Successfully Living – With a Cat

First, a cat is a cat. This may seem obvious but there are certain things one needs to realize about them. They come across as arrogant and aloof. Felines seem wicked because they like to play with unfortunate critters they have caught. Cats seek to please only themselves and consider the family they live with to be their minions whose only goal in life is to wait upon the cat. After all, a female cat which is not neutered is referred to as a queen. How appropriate is that! How successfully a cat enslaves its minions is definitely up to the minions. If you can tolerate its yowling when it wants something, you can make it wait for it. One does not have to drop everything and wait upon the cat. Remember, you are a human, top of the food chain, our species dominates the world, and it is a cute, lovable, noisy, mammal that really is hard to refuse. But, you do have the option of not being a slave to it. Be strong, it doesn’t hurt to let the cat wait a few minutes.

Cats are not really arrogant. They just don’t care about humans the same way as dogs do. Their species has associated with humans for thousands of years but it is not a social species to begin with. Dogs on the other hand are. The family becomes the dog’s pack. Cats like our company, they just don’t express it the same way as dogs. If they did not like us, they wouldn’t live with us. They can be independent as long as they know how to hunt. House cats that never had a mother feed them wild critters rarely know how to hunt. While going to college, I worked on dairy farms where unwanted cats were dropped off. No extra cat one day, the next a terrified, new cat. It was pitifully obvious they were terrified, out of their element in this noisy, dangerous environment where they didn’t know how to get food other than have a human give it to them. Even if the farm help fed the farm cats cat food, the new cat didn’t know where it was and if it tried to eat, the other cats bullied it away. The farm cats did not like an intruder and were constantly fighting with and hurting it. Dropping off an unwanted cat on a farm becomes the most inhumane thing anyone could do to a cat. Drop offs usually lasted a week, maybe two before they died in some horrific way involving machinery. They rarely lasted long enough to fit in and death even by being mangled in machinery was better than what life they were living.

Aside from the horrors of unwanted cat drop offs, it was on these farms that I saw cats behaving in a more natural way. Mothers would bring their kittens mice from the field and they called their babies with a special call. Kittens would come running from every where. The mother would drop the live mouse in their midst and go back out for more. The kittens learned to hunt by stalking and “playing” with the poor mouse. When adult cats do this, they are just being a kitten again. They do not have any feelings of remorse because they are cats, not people, and the mouse is just lunch. I can’t remember the last time I felt remorse maine coon cat for sale for a sandwich. I don’t usually play with my sandwich before I eat it, but I definitely don’t feel remorse.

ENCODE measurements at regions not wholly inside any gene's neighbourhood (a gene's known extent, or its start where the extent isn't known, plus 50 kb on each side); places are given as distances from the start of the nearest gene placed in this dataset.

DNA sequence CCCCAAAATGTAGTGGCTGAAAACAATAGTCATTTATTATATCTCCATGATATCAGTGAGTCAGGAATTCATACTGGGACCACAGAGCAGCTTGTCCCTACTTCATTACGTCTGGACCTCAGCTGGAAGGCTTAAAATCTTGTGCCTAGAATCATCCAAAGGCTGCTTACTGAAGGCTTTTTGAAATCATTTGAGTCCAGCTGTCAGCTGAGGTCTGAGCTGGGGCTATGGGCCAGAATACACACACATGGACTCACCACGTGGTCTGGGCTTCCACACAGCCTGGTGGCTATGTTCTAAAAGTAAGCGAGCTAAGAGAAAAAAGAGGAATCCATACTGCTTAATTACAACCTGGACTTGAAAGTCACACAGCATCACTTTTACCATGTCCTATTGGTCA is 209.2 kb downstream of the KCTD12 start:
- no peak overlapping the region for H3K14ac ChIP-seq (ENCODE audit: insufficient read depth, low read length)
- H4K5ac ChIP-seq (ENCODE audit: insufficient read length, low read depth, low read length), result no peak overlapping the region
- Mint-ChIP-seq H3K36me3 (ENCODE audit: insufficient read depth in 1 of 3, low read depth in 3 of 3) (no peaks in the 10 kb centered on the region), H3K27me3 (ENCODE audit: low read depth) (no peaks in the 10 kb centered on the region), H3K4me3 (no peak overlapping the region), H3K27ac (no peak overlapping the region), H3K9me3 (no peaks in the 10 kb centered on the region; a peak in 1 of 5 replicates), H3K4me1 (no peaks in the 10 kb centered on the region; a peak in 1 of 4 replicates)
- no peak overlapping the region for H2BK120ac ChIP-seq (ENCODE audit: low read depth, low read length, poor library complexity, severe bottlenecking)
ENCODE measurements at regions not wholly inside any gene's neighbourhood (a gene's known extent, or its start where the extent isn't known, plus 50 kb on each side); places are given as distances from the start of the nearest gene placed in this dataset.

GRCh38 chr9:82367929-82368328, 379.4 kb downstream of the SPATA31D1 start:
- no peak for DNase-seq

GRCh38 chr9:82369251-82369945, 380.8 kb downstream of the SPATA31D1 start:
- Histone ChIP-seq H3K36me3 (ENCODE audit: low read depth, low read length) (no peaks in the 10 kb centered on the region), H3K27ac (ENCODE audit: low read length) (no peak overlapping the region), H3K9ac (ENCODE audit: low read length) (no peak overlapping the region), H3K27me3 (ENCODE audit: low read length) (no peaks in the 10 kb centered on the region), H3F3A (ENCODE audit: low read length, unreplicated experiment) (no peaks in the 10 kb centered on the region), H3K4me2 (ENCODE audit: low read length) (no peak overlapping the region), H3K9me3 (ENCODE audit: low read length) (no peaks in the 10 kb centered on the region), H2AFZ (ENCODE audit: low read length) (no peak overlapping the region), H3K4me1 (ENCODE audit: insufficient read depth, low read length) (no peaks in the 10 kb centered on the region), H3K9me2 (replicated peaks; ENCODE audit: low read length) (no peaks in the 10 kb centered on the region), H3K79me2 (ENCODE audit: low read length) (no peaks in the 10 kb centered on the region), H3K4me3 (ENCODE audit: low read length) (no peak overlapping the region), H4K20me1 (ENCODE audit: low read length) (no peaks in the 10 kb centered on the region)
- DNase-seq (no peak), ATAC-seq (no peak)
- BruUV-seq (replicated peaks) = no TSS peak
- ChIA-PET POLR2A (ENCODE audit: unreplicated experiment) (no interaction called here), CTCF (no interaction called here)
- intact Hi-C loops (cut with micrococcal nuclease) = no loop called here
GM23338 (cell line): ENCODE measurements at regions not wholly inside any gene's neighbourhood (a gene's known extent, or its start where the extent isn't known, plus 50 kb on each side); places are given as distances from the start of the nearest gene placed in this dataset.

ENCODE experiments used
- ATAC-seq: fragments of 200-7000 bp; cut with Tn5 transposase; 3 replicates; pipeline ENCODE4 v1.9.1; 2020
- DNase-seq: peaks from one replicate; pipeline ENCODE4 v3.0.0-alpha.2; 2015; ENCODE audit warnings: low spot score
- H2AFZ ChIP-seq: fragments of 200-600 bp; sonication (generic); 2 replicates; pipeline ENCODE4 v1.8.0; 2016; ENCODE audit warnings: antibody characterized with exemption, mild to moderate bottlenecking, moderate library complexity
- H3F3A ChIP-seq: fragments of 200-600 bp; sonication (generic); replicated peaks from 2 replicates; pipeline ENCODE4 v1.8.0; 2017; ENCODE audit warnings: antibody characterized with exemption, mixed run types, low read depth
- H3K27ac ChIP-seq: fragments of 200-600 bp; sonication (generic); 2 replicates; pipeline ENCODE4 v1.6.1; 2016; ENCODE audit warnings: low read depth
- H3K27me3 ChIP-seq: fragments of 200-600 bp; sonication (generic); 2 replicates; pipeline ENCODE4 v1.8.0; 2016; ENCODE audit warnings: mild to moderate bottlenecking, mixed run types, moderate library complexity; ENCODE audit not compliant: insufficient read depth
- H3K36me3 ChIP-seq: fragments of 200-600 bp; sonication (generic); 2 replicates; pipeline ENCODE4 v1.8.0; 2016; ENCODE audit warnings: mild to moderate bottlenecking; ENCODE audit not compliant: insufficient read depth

We had a cat who adopted us. His name was Lester. Actually, his name was Lester, Lord of All Carlisle. We lived in Carlisle at the time he came to us. One day he just appeared in our sheep barn. He had moved in from the farm just up the road. I recognized his looks as resembling those of cats that lived there. He was an attractive cat. Gray tiger with white markings on his chest and feet. He was somewhat friendly so we took him in. It didn’t take too long to figure out Lester wasn’t quite right. He wasn’t a loving cat. He tolerated attention and had such a quiet purr you needed a stethoscope to hear it. He showed affection by biting and putting his paw on your nose. He would stretch up to do this if you were sitting down. If someone was sitting on the couch and he was on the back of it, he would grip their head in his paws, claws extended so the victim couldn’t get away and then chew lovingly on their hair. The older he got the less clean he was. The only thing he would clean was his face and behind. Everything else in between was very much like a rancid dog. He was an old poop, but he was our old poop so I kept taking care of him…when he was around. Lester often disappeared for several weeks if not months at a time. He would come back like it had only been since that morning he had been away. It wasn’t like having a “real” cat. I wanted one that would sleep contentedly on my lap and purr with the power of a motor boat. Lester wasn’t a total dud. He caught and killed all manner of rodents including rats and weasels. It’s a rare cat that will take on a rat because they are large and can be quite aggressive. I was absolutely astounded over the weasels. They are small, very vicious, predators known for killing chickens, an animal very much larger than they. They know how to kill. A really tough match for a cat, much more so than a rat. He earned his keep when he killed weasels. They were attacking our chickens and if he was brave enough to tackle a weasel, I would continue to take care of him.

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